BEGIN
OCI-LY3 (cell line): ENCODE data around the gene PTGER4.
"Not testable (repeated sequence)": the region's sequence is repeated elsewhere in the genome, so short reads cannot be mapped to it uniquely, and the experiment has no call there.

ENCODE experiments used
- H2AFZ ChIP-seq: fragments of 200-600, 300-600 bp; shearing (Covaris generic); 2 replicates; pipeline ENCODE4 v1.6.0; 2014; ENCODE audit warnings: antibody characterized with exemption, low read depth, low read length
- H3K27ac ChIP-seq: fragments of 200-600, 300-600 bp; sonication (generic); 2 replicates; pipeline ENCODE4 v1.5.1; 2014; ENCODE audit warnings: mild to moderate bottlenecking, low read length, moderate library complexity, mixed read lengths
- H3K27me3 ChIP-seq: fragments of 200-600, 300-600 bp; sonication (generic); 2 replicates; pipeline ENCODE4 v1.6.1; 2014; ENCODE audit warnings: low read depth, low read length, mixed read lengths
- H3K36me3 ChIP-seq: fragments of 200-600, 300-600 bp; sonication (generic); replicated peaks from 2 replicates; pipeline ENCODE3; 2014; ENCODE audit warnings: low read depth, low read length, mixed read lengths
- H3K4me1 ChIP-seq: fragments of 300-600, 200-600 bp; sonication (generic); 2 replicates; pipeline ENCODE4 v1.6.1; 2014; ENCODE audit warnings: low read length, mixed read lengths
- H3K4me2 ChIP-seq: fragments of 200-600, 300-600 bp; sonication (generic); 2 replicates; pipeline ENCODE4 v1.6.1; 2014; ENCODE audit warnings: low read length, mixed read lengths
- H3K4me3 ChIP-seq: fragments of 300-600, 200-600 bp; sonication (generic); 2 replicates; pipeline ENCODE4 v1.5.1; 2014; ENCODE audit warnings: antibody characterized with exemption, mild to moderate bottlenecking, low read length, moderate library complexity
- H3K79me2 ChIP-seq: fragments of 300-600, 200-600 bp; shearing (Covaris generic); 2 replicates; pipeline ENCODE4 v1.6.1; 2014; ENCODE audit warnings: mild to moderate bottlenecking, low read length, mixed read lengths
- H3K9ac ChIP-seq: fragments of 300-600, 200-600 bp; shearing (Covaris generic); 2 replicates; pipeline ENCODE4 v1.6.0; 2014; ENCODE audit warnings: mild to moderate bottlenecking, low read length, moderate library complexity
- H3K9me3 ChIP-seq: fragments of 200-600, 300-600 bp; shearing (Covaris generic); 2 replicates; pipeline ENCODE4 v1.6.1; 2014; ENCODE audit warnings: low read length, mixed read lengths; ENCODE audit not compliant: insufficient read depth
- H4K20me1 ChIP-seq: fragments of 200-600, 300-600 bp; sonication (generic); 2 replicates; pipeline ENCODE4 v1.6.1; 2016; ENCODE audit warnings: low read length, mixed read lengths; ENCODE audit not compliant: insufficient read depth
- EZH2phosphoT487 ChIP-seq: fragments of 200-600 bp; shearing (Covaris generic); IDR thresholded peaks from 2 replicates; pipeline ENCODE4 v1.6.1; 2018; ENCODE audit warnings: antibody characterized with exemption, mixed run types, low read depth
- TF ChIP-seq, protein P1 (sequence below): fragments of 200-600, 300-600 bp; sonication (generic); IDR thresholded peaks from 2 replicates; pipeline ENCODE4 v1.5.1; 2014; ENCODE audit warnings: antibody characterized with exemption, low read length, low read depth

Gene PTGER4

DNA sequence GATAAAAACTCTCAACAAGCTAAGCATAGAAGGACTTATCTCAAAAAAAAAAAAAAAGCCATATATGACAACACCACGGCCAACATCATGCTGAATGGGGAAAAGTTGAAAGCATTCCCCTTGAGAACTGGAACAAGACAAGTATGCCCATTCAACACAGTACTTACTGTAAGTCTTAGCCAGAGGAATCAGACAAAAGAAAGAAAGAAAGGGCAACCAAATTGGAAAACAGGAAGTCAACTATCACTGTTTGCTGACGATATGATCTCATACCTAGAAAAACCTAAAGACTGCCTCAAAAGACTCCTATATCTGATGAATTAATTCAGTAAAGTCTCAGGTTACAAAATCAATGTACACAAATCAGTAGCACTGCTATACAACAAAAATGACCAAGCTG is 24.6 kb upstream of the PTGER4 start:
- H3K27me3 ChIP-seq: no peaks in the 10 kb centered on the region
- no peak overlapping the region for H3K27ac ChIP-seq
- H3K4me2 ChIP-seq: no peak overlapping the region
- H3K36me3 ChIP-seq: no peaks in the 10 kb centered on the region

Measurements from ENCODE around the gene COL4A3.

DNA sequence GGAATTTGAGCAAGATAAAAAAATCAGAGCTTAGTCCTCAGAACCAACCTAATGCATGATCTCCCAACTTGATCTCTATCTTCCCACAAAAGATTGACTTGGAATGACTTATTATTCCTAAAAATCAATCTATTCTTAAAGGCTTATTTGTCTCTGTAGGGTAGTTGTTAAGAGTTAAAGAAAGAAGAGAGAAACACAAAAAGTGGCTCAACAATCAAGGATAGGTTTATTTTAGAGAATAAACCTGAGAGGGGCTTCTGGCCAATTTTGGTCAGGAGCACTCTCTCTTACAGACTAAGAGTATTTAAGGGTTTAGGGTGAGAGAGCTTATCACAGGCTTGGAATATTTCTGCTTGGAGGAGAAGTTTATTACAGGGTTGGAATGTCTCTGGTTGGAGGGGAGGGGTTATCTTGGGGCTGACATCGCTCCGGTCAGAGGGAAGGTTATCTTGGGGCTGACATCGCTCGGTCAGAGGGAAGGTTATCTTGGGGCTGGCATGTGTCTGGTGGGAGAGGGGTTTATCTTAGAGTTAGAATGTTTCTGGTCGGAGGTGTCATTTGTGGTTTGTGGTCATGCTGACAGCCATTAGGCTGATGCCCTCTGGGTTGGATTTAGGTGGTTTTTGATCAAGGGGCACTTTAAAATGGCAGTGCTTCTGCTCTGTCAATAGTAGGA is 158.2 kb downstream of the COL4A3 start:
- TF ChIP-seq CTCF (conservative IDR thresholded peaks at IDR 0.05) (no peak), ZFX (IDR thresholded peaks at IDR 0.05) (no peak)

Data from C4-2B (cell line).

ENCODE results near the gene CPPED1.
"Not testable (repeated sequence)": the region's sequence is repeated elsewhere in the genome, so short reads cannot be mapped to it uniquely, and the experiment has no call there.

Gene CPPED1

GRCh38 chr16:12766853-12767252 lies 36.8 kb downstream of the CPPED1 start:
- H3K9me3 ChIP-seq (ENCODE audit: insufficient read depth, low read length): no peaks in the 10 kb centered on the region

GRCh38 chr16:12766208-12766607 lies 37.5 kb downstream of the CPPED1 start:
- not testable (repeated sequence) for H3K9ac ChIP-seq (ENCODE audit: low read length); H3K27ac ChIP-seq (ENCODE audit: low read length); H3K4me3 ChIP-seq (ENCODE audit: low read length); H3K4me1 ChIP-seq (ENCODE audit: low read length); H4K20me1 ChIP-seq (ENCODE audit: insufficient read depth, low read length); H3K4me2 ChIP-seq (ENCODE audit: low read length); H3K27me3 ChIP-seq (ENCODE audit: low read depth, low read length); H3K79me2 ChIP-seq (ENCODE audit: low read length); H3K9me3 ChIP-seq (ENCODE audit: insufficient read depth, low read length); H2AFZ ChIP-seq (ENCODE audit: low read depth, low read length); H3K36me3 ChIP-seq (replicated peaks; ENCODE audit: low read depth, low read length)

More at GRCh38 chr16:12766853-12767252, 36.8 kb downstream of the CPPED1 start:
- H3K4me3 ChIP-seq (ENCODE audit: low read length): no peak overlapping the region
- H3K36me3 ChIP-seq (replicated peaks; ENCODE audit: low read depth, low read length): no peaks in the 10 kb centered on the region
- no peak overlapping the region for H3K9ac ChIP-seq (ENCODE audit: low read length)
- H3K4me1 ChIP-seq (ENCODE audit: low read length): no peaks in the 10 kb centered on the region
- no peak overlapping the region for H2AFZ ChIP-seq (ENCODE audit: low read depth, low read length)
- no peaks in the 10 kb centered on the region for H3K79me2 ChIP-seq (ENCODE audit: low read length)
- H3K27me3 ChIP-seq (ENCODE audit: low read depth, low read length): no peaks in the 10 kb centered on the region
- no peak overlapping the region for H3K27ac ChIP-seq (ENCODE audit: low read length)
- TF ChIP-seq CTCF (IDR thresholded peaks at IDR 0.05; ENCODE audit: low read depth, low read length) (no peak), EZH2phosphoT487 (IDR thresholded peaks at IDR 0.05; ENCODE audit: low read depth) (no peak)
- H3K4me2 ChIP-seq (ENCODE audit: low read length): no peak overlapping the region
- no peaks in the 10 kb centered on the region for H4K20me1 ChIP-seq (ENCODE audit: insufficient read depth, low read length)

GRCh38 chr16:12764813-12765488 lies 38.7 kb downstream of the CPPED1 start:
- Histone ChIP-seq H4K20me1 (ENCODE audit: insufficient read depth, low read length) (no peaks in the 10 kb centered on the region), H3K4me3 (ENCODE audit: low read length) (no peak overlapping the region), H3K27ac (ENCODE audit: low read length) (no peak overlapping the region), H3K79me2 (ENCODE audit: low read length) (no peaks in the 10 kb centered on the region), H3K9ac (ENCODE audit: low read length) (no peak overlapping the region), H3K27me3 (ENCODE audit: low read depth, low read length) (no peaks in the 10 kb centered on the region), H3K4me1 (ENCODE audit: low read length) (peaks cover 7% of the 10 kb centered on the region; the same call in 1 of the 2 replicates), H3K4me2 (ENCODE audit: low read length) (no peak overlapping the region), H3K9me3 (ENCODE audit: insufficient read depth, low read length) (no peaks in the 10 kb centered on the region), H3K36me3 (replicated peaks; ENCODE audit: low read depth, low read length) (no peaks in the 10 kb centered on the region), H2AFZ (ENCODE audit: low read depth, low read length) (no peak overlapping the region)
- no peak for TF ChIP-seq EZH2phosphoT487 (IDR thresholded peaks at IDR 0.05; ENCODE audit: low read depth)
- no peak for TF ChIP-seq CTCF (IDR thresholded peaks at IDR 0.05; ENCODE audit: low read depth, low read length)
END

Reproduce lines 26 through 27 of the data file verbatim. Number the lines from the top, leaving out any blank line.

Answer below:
Data from C4-2B (cell line).

ENCODE results near the gene CPPED1.